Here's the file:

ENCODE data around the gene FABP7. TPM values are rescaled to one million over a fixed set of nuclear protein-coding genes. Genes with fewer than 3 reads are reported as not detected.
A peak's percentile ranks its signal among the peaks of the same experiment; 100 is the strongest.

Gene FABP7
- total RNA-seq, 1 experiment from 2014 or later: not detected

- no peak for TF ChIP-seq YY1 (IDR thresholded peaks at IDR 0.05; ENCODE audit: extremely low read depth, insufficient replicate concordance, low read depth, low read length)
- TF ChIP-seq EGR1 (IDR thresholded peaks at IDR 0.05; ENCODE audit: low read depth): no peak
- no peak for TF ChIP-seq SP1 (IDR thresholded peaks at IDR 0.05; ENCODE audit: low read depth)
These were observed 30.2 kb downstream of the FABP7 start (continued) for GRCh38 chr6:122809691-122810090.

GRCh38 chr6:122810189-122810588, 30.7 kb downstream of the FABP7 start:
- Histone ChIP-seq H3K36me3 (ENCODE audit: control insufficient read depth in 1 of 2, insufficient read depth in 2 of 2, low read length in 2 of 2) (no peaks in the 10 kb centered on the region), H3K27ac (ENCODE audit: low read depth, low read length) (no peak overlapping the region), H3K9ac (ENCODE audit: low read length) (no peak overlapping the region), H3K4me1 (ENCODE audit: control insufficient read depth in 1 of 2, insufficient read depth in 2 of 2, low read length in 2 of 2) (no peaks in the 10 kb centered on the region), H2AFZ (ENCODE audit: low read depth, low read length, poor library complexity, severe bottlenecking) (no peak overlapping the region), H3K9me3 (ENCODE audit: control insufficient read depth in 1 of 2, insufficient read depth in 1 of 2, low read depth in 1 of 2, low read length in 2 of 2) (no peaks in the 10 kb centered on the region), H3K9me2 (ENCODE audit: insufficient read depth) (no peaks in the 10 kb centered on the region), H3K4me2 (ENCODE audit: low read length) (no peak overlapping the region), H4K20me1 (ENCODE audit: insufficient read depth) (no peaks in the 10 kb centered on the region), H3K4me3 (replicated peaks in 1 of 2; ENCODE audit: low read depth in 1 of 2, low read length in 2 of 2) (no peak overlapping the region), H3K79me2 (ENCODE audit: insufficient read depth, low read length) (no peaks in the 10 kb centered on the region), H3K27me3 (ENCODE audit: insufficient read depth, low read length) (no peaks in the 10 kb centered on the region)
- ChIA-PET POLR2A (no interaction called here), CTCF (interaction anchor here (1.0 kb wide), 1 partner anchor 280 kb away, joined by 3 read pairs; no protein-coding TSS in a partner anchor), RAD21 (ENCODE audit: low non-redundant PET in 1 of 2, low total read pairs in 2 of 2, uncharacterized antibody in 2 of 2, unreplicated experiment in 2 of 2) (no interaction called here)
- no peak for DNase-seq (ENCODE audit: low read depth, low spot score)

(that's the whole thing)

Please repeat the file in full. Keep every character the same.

ENCODE data around the gene FABP7. TPM values are rescaled to one million over a fixed set of nuclear protein-coding genes. Genes with fewer than 3 reads are reported as not detected.
A peak's percentile ranks its signal among the peaks of the same experiment; 100 is the strongest.

Gene FABP7
- total RNA-seq, 1 experiment from 2014 or later: not detected

- no peak for TF ChIP-seq YY1 (IDR thresholded peaks at IDR 0.05; ENCODE audit: extremely low read depth, insufficient replicate concordance, low read depth, low read length)
- TF ChIP-seq EGR1 (IDR thresholded peaks at IDR 0.05; ENCODE audit: low read depth): no peak
- no peak for TF ChIP-seq SP1 (IDR thresholded peaks at IDR 0.05; ENCODE audit: low read depth)
These were observed 30.2 kb downstream of the FABP7 start (continued) for GRCh38 chr6:122809691-122810090.

GRCh38 chr6:122810189-122810588, 30.7 kb downstream of the FABP7 start:
- Histone ChIP-seq H3K36me3 (ENCODE audit: control insufficient read depth in 1 of 2, insufficient read depth in 2 of 2, low read length in 2 of 2) (no peaks in the 10 kb centered on the region), H3K27ac (ENCODE audit: low read depth, low read length) (no peak overlapping the region), H3K9ac (ENCODE audit: low read length) (no peak overlapping the region), H3K4me1 (ENCODE audit: control insufficient read depth in 1 of 2, insufficient read depth in 2 of 2, low read length in 2 of 2) (no peaks in the 10 kb centered on the region), H2AFZ (ENCODE audit: low read depth, low read length, poor library complexity, severe bottlenecking) (no peak overlapping the region), H3K9me3 (ENCODE audit: control insufficient read depth in 1 of 2, insufficient read depth in 1 of 2, low read depth in 1 of 2, low read length in 2 of 2) (no peaks in the 10 kb centered on the region), H3K9me2 (ENCODE audit: insufficient read depth) (no peaks in the 10 kb centered on the region), H3K4me2 (ENCODE audit: low read length) (no peak overlapping the region), H4K20me1 (ENCODE audit: insufficient read depth) (no peaks in the 10 kb centered on the region), H3K4me3 (replicated peaks in 1 of 2; ENCODE audit: low read depth in 1 of 2, low read length in 2 of 2) (no peak overlapping the region), H3K79me2 (ENCODE audit: insufficient read depth, low read length) (no peaks in the 10 kb centered on the region), H3K27me3 (ENCODE audit: insufficient read depth, low read length) (no peaks in the 10 kb centered on the region)
- ChIA-PET POLR2A (no interaction called here), CTCF (interaction anchor here (1.0 kb wide), 1 partner anchor 280 kb away, joined by 3 read pairs; no protein-coding TSS in a partner anchor), RAD21 (ENCODE audit: low non-redundant PET in 1 of 2, low total read pairs in 2 of 2, uncharacterized antibody in 2 of 2, unreplicated experiment in 2 of 2) (no interaction called here)
- no peak for DNase-seq (ENCODE audit: low read depth, low spot score)